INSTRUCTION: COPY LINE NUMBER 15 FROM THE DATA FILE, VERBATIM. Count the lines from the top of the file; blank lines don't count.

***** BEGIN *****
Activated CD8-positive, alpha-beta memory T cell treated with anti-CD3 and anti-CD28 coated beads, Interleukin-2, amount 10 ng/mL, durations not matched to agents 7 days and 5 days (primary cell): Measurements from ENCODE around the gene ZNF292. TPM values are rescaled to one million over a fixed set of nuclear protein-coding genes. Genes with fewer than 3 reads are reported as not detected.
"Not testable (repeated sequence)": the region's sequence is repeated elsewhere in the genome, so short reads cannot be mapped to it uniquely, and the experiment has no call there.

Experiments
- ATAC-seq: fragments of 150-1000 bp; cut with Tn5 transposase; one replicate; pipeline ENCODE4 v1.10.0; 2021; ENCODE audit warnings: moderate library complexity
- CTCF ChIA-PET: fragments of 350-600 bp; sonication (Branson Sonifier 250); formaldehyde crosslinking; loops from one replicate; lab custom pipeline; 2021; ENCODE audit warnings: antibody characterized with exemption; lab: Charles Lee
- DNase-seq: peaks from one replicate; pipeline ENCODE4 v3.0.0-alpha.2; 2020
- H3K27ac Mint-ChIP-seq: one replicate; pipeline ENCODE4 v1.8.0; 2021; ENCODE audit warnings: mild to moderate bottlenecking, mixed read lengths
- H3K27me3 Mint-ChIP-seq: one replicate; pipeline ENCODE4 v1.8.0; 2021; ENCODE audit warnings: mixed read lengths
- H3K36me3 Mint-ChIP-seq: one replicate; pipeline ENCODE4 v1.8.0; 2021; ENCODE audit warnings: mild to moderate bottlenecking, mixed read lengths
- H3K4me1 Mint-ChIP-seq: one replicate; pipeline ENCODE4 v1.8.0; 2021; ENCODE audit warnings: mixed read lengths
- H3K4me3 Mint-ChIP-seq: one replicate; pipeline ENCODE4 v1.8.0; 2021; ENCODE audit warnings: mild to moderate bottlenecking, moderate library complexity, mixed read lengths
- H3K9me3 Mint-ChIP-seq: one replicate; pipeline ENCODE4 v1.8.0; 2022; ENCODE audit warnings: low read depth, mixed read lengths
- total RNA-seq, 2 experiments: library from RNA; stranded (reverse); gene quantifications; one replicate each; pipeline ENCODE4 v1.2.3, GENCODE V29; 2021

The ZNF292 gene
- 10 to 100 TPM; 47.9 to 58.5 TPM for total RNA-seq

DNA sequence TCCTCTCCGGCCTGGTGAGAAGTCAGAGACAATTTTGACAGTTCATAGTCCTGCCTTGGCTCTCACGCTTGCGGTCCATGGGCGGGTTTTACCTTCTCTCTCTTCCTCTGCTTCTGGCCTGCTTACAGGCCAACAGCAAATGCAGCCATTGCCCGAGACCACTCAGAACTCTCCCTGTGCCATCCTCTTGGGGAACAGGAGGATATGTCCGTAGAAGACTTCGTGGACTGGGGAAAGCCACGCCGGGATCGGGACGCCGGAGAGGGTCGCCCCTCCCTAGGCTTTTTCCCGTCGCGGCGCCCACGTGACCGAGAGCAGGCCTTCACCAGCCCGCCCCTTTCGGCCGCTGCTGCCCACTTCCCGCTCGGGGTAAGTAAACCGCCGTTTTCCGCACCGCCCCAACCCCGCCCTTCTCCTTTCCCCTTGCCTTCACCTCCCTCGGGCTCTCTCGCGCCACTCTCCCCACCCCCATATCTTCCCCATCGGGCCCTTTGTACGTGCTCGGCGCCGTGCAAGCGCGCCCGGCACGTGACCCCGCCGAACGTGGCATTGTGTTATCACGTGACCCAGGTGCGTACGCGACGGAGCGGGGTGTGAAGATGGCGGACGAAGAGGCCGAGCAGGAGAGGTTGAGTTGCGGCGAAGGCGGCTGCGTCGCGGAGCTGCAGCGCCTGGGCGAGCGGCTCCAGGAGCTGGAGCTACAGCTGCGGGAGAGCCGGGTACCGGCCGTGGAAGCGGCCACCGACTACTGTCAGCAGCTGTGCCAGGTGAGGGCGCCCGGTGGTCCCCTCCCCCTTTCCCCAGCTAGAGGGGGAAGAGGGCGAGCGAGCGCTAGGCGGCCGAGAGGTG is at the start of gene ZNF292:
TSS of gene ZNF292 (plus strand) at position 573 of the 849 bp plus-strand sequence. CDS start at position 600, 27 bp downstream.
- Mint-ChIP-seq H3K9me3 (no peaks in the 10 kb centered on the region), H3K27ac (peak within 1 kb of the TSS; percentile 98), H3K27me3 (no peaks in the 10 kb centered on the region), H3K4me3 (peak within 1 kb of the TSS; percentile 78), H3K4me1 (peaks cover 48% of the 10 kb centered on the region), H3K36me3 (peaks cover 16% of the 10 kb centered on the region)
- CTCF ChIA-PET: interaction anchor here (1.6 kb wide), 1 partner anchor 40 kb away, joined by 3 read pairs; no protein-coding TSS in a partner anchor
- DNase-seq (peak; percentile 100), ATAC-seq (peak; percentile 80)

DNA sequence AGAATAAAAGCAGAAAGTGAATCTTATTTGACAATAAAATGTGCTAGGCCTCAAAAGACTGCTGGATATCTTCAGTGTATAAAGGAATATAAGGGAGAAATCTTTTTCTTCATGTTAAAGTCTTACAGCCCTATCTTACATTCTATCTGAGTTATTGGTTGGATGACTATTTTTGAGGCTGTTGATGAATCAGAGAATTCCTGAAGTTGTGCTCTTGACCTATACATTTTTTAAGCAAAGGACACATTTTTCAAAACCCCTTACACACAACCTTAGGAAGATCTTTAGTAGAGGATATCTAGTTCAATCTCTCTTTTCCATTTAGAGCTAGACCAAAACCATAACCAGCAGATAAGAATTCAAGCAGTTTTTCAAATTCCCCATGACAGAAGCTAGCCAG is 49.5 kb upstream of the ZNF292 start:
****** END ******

- 10 to 100 TPM; 47.9 to 58.5 TPM for total RNA-seq